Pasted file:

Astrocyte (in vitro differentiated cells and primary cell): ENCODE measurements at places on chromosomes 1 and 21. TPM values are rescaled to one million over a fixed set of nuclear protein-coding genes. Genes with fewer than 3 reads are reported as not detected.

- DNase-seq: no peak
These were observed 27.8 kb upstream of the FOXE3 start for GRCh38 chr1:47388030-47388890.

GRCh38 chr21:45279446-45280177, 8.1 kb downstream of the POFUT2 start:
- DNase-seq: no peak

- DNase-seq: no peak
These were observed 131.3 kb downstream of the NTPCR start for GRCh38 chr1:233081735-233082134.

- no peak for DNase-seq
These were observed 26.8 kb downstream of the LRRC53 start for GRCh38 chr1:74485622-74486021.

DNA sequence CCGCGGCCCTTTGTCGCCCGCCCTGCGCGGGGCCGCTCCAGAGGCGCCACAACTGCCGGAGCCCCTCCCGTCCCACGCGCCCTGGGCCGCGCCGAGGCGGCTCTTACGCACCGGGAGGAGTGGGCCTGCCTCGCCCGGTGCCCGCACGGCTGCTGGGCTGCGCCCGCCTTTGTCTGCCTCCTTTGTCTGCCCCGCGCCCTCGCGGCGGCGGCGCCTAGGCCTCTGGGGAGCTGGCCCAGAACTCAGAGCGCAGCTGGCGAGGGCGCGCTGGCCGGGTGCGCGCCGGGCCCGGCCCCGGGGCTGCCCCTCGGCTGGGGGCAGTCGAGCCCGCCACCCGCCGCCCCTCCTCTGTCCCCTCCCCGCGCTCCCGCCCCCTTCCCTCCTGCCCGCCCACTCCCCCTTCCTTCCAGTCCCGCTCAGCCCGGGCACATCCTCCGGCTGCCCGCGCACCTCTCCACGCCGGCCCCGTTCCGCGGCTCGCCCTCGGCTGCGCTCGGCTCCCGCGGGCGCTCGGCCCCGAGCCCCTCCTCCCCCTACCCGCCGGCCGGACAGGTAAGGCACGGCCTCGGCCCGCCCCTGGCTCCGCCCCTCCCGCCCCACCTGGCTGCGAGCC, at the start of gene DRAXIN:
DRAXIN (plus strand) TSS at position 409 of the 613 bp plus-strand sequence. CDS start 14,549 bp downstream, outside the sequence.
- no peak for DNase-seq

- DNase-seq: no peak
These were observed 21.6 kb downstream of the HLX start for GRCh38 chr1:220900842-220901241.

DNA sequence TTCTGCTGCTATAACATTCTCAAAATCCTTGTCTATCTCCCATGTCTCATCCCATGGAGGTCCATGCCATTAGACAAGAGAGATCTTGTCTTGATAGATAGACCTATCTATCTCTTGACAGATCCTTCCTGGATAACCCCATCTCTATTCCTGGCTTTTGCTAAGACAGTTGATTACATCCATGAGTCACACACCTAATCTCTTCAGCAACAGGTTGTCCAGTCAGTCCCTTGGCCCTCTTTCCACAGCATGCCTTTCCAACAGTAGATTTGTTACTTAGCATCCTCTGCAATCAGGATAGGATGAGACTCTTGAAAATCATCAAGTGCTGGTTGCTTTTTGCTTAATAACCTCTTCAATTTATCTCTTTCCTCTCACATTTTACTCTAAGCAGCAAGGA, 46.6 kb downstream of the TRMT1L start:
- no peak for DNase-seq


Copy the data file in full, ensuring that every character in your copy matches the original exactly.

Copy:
Astrocyte (in vitro differentiated cells and primary cell): ENCODE measurements at places on chromosomes 1 and 21. TPM values are rescaled to one million over a fixed set of nuclear protein-coding genes. Genes with fewer than 3 reads are reported as not detected.

- DNase-seq: no peak
These were observed 27.8 kb upstream of the FOXE3 start for GRCh38 chr1:47388030-47388890.

GRCh38 chr21:45279446-45280177, 8.1 kb downstream of the POFUT2 start:
- DNase-seq: no peak

- DNase-seq: no peak
These were observed 131.3 kb downstream of the NTPCR start for GRCh38 chr1:233081735-233082134.

- no peak for DNase-seq
These were observed 26.8 kb downstream of the LRRC53 start for GRCh38 chr1:74485622-74486021.

DNA sequence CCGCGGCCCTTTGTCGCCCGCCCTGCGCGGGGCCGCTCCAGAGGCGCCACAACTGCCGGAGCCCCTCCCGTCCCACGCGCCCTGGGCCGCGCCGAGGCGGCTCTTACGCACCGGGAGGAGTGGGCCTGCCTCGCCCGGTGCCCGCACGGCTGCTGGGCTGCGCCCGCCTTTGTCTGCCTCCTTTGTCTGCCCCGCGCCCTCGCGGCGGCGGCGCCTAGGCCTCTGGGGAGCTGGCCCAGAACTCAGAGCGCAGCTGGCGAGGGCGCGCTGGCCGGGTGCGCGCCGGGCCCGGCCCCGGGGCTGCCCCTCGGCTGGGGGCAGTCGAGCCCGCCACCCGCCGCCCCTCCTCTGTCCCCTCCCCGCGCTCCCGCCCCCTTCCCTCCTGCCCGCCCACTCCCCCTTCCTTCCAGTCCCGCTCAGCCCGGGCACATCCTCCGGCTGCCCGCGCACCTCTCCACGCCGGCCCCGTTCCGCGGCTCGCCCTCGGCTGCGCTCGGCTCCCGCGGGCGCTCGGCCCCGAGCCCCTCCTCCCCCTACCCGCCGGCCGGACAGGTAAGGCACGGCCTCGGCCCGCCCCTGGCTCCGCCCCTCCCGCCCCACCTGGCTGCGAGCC, at the start of gene DRAXIN:
DRAXIN (plus strand) TSS at position 409 of the 613 bp plus-strand sequence. CDS start 14,549 bp downstream, outside the sequence.
- no peak for DNase-seq

- DNase-seq: no peak
These were observed 21.6 kb downstream of the HLX start for GRCh38 chr1:220900842-220901241.

DNA sequence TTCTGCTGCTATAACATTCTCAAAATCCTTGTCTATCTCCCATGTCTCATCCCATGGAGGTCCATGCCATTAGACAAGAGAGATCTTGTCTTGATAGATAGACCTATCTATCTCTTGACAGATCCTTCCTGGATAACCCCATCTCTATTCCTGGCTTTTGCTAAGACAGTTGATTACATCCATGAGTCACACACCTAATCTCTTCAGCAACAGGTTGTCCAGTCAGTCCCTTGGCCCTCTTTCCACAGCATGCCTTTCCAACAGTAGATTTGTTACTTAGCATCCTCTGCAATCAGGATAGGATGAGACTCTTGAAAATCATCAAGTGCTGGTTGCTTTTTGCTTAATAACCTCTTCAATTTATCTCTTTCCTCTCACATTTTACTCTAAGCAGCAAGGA, 46.6 kb downstream of the TRMT1L start:
- no peak for DNase-seq